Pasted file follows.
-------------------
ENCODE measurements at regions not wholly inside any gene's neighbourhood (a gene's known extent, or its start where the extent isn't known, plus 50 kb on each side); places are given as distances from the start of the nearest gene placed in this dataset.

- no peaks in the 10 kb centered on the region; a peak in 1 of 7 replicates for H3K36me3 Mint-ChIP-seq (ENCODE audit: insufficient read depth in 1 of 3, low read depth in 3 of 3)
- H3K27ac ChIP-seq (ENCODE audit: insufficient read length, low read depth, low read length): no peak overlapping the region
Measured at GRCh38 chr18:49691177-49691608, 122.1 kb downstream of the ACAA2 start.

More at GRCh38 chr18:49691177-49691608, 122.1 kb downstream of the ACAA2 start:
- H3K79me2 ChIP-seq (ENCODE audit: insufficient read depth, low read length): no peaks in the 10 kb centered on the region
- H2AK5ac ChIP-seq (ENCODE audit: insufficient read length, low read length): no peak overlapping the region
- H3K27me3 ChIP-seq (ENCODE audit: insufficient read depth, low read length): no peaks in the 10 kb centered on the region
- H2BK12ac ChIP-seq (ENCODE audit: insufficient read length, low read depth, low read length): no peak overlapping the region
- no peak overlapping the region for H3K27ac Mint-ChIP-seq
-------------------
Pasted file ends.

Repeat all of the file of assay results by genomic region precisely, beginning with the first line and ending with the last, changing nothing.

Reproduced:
ENCODE measurements at regions not wholly inside any gene's neighbourhood (a gene's known extent, or its start where the extent isn't known, plus 50 kb on each side); places are given as distances from the start of the nearest gene placed in this dataset.

- no peaks in the 10 kb centered on the region; a peak in 1 of 7 replicates for H3K36me3 Mint-ChIP-seq (ENCODE audit: insufficient read depth in 1 of 3, low read depth in 3 of 3)
- H3K27ac ChIP-seq (ENCODE audit: insufficient read length, low read depth, low read length): no peak overlapping the region
Measured at GRCh38 chr18:49691177-49691608, 122.1 kb downstream of the ACAA2 start.

More at GRCh38 chr18:49691177-49691608, 122.1 kb downstream of the ACAA2 start:
- H3K79me2 ChIP-seq (ENCODE audit: insufficient read depth, low read length): no peaks in the 10 kb centered on the region
- H2AK5ac ChIP-seq (ENCODE audit: insufficient read length, low read length): no peak overlapping the region
- H3K27me3 ChIP-seq (ENCODE audit: insufficient read depth, low read length): no peaks in the 10 kb centered on the region
- H2BK12ac ChIP-seq (ENCODE audit: insufficient read length, low read depth, low read length): no peak overlapping the region
- no peak overlapping the region for H3K27ac Mint-ChIP-seq